Trump: ‘America must win 5G race’
April 15, 2019
By Colin Mann
US President Donald Trump has declared that the United States must win the race to provide 5G networks, and that American companies must lead the world in cellular technology.
Addressing a White House event on 5G deployment attended by FCC Chairman Ajit Pai, Trump said that people were there to discuss a critical issue for America’s future: winning the race to be the world’s leading provider of 5G cellular communications networks. “Right now, we want to be the leader in this. We’re the leader in almost everything else,” he suggested.
“Secure 5G networks will absolutely be a vital link to America’s prosperity and national security in the 21st century,” he asserted. “5G will be as much as 100 times faster than the current 4G cellular networks. It will transform the way our citizens work, learn, communicate, and travel. It will make American farms more productive, American manufacturing more competitive, and American healthcare better and more accessible.”
“We cannot allow any other country to out-compete the United States in this powerful industry of the future. We are leading by so much in so many different industries of that type, and we just can’t let that happen. The race to 5G is a race America must win, and it’s a race, frankly, that our great companies are now involved in. We’ve given them the incentive they need. It’s a race that we will win,” he declared.
“In the United States, our approach is private-sector driven and private-sector led. The government doesn’t have to spend lots of money. According to some estimates, the wireless industry plans to invest $275 billion in 5G networks, creating 3 million American jobs quickly — very quickly — and adding $500 billion to our economy,” he advised.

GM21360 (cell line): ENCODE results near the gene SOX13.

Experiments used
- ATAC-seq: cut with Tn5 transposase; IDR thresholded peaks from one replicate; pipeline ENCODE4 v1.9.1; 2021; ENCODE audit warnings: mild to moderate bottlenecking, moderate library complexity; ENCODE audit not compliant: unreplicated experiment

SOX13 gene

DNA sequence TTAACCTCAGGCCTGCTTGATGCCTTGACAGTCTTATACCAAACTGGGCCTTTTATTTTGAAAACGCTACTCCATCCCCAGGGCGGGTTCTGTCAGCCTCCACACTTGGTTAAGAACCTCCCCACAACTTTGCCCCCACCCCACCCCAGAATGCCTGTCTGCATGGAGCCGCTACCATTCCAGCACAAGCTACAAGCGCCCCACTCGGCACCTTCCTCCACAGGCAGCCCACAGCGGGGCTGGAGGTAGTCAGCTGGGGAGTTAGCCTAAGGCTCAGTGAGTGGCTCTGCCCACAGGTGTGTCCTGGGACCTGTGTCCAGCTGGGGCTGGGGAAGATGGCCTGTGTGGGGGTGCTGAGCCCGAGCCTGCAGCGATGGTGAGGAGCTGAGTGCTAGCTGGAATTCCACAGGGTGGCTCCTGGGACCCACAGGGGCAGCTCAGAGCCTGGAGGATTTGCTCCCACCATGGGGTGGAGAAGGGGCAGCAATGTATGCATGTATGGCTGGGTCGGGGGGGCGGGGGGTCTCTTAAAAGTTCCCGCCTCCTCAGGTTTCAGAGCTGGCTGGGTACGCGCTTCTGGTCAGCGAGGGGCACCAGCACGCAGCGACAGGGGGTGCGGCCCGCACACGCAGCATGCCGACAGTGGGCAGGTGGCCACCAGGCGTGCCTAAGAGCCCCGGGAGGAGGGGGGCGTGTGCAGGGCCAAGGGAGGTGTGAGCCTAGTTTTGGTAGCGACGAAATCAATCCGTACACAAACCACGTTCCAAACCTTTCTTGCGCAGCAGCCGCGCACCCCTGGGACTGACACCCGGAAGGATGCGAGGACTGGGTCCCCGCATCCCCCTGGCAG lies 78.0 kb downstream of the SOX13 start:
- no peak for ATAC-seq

“To accelerate and incentivize these investments, my administration is focused on freeing up as much wireless spectrum as needed — we’re going to free it up so they’ll be able to get out there and get it done — and removing regulatory barriers to the buildout of networks,” he said, suggesting that the FCC was taking “very bold” action to make wireless spectrum available. “By next year, the United States is on pace to have more 5G spectrum than any other country in the world.”
“By the end of this year, the United States will have 92 5G deployments in markets nationwide. The next nearest country, South Korea, will have 48. So we have 92, compared to 48. And we’re going to accelerate that pace greatly,” he affirmed.
“But we must not rest; the race is far from over. American companies must lead the world in cellular technology. 5G networks must be secure. They must be strong. They have to be guarded from the enemy — we do have enemies out there — and they will be. They must cover every community, and they must be deployed as soon as possible.”
Pai agreed with the President’s assertion that America must win the race to 5G for two key reasons: “The first is national competitiveness. We want the good-paying jobs that develop and deploy 5G technologies — jobs that support some of the folks in this room — to be created here, in America. We want these technologies to give our economy a leg up as we compete against the rest of the world,” he said.
“The second reason US leadership matters is that 5G will improve Americans’ lives in so many ways, from precision agriculture, to smart transportation networks, to telemedicine, and more. We want Americans to be the first to benefit from this new digital revolution while protecting our innovators and our citizens. And as you pointed out, Mr. President, we don’t want rural Americans to be left behind.”